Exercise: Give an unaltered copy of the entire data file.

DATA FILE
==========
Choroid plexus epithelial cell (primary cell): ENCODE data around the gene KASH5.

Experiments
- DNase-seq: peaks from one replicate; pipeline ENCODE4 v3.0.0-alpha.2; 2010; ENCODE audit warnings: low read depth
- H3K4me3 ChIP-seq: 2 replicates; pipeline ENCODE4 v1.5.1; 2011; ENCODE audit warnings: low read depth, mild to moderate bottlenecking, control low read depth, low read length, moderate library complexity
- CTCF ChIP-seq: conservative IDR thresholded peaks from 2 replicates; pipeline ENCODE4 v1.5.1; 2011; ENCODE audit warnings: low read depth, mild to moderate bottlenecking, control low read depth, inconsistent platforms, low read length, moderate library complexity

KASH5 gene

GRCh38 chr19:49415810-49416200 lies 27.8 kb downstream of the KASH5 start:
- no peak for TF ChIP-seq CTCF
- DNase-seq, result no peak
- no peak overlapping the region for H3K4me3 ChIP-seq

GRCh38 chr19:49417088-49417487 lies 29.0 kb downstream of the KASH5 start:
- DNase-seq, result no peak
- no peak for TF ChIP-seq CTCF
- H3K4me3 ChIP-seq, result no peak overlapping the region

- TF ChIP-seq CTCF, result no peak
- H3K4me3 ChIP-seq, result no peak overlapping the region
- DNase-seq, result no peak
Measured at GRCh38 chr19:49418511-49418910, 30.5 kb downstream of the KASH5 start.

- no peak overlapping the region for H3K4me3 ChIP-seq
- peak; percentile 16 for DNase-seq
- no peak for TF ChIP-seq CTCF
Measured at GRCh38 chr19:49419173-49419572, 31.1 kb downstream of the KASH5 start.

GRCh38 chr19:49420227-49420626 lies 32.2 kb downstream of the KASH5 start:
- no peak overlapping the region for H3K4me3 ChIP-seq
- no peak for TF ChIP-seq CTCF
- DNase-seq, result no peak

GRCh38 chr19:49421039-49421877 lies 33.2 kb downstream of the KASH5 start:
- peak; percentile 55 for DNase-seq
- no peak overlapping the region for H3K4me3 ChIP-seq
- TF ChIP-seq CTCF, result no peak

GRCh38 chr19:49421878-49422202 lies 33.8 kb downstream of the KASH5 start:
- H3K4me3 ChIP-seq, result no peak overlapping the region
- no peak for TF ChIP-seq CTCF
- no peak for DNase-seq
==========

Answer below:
Choroid plexus epithelial cell (primary cell): ENCODE data around the gene KASH5.

Experiments
- DNase-seq: peaks from one replicate; pipeline ENCODE4 v3.0.0-alpha.2; 2010; ENCODE audit warnings: low read depth
- H3K4me3 ChIP-seq: 2 replicates; pipeline ENCODE4 v1.5.1; 2011; ENCODE audit warnings: low read depth, mild to moderate bottlenecking, control low read depth, low read length, moderate library complexity
- CTCF ChIP-seq: conservative IDR thresholded peaks from 2 replicates; pipeline ENCODE4 v1.5.1; 2011; ENCODE audit warnings: low read depth, mild to moderate bottlenecking, control low read depth, inconsistent platforms, low read length, moderate library complexity

KASH5 gene

GRCh38 chr19:49415810-49416200 lies 27.8 kb downstream of the KASH5 start:
- no peak for TF ChIP-seq CTCF
- DNase-seq, result no peak
- no peak overlapping the region for H3K4me3 ChIP-seq

GRCh38 chr19:49417088-49417487 lies 29.0 kb downstream of the KASH5 start:
- DNase-seq, result no peak
- no peak for TF ChIP-seq CTCF
- H3K4me3 ChIP-seq, result no peak overlapping the region

- TF ChIP-seq CTCF, result no peak
- H3K4me3 ChIP-seq, result no peak overlapping the region
- DNase-seq, result no peak
Measured at GRCh38 chr19:49418511-49418910, 30.5 kb downstream of the KASH5 start.

- no peak overlapping the region for H3K4me3 ChIP-seq
- peak; percentile 16 for DNase-seq
- no peak for TF ChIP-seq CTCF
Measured at GRCh38 chr19:49419173-49419572, 31.1 kb downstream of the KASH5 start.

GRCh38 chr19:49420227-49420626 lies 32.2 kb downstream of the KASH5 start:
- no peak overlapping the region for H3K4me3 ChIP-seq
- no peak for TF ChIP-seq CTCF
- DNase-seq, result no peak

GRCh38 chr19:49421039-49421877 lies 33.2 kb downstream of the KASH5 start:
- peak; percentile 55 for DNase-seq
- no peak overlapping the region for H3K4me3 ChIP-seq
- TF ChIP-seq CTCF, result no peak

GRCh38 chr19:49421878-49422202 lies 33.8 kb downstream of the KASH5 start:
- H3K4me3 ChIP-seq, result no peak overlapping the region
- no peak for TF ChIP-seq CTCF
- no peak for DNase-seq